He did, and drilled Nurse with a right hook just three minutes after the opening faceoff.

In the first meeting this season on Dec. 23, a 3-2 Sharks overtime win, there was some more maliciousness when Brenden Dillon fought Hendricks, and Haley and Zack Kassian went at it in the first period. Later, Kassian and Dillon got into it themselves. The most recent meeting in Edmonton on Tuesday didn’t feature any rough stuff, but it was competitive. The Oilers trailed 4-1 to start the third, and got back to within 4-3 before Logan Couture’s insurance goal sealed a 5-3 Sharks win.

The Oilers feature some new players that are familiar to the Sharks after years of skating on other teams. There’s no love lost between the Sharks and Milan Lucic, dating back to his run-in with Logan Couture in the first game of the 2015-16 season between the Sharks and Kings. Patrick Maroon spent five seasons in Anaheim as part of some emotional battles between those rival clubs, and Kassian is no stranger, either, spending four seasons in Vancouver. Familiarity, as they say, breeds contempt.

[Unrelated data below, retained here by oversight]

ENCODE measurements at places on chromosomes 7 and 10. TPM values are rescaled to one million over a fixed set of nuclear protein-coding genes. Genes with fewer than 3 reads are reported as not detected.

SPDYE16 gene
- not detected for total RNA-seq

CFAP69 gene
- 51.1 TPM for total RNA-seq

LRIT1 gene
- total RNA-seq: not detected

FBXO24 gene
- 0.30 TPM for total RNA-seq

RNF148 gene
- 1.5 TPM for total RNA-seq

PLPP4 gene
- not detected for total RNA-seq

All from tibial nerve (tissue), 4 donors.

Despite all that, though, no one was ready from either side to use the R-word just yet.

“I think you kind of get the rivalries once you get in the playoffs, like we have against L.A.,” Joe Thornton said. “I wouldn’t call it a rivalry quite yet, but who knows, down a couple years with the playoffs – hopefully you’ll build a bigger rivalry.”

McDavid would also welcome a playoff series. When asked if he senses a growing rivalry, the 19-year-old said: “Could be, yeah. Hopefully we get a chance to play them a bunch, and maybe have a few playoff series against them. They’re in our division, so you’re going to play them a lot of times.